There is a reason that fresh produce from the supermarket sometimes tastes bad.
Taste is far down on the list of fruit and vegetable growers when they develop new varieties of produce called “cultivars” (short for “cultivated varieties”). Growers just check the sweetness and sourness when they develop tastier cultivars.
Even if they want to focus on taste, growers do not have any tools available to taste the produce from thousands of cultivars.
Chemical profile detailing could change the future of agriculture
Now, in a surprising new study, researchers at the University of Florida say that their computer models can predict flavor with good accuracy.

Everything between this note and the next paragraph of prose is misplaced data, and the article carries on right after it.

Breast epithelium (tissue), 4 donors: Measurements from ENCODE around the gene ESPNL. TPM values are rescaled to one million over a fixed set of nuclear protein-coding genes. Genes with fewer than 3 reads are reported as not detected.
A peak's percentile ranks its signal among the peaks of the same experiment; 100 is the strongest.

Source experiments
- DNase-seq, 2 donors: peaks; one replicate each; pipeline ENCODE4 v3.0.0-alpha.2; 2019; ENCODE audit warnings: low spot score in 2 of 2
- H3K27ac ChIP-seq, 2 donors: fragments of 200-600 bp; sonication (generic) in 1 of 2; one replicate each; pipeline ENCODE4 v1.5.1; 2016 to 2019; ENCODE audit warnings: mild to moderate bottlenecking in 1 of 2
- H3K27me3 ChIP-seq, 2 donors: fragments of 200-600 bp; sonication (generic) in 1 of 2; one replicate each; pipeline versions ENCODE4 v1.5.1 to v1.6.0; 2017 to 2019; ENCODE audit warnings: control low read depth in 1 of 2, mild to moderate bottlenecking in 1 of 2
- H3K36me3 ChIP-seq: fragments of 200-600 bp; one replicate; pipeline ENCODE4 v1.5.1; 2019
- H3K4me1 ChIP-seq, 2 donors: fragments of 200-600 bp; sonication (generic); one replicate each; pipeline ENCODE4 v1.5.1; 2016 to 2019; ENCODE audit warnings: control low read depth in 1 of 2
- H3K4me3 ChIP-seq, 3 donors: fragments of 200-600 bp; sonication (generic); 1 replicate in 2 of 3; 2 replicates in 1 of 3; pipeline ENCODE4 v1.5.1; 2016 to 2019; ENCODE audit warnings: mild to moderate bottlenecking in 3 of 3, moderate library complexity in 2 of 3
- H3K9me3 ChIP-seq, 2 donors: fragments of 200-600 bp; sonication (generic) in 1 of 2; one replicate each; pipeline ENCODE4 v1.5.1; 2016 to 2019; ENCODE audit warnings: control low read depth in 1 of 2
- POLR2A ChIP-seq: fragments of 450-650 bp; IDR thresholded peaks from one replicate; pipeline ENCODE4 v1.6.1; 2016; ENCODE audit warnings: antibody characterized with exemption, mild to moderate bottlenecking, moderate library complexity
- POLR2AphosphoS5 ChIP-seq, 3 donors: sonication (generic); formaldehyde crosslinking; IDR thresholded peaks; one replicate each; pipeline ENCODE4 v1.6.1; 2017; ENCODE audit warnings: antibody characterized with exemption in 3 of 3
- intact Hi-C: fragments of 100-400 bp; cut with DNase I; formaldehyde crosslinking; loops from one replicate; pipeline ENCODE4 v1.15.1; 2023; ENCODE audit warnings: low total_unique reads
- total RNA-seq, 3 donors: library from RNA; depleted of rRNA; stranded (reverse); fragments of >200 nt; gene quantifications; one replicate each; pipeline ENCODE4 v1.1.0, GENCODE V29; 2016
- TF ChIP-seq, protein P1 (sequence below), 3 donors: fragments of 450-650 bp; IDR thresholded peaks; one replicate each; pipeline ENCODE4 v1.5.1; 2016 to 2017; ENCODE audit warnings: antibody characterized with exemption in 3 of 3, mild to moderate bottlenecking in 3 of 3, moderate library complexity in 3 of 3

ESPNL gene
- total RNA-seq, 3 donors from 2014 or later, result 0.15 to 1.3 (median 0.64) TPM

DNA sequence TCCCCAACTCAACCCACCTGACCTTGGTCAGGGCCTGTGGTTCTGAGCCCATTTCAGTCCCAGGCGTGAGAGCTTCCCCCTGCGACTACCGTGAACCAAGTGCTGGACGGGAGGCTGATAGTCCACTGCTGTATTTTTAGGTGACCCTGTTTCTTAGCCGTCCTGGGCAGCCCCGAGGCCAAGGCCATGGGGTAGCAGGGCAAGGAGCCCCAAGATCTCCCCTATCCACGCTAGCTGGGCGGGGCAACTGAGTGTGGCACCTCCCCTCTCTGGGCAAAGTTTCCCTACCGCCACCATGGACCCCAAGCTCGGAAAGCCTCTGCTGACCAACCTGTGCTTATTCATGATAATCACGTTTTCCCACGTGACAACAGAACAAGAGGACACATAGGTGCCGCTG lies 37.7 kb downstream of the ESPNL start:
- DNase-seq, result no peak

The researchers found that tried and tested approach of checking sugar and acid explains only 40 percent of how well people like a fruit or vegetable. The rest is explained by chemicals called volatile organic compounds. fruits are chock full of these kinds of chemicals.
This new method for tasting produce is based on a chemical profile that tells which volatiles in these fruits can make them taste good.
Including varieties that taste good could help growers sell their produce for a good price
The researchers focused on dozens of varieties of tomatoes and blueberries. They gathered two types of data for each cultivar. First, a chemical profile detailing, what amount dozens of chemical compounds were found in the fruit. Second, the feedback from hundreds of people, who rated each tomato or blueberry cultivar on how much they liked it overall.
Both the datasets were combined, the researchers used machine learning to build statistical models to tie the chemical makeup of the fruit with what that fruit tastes like.
The research findings are limited to blueberries and tomatoes for now, but researchers plan to expand it to other crops later.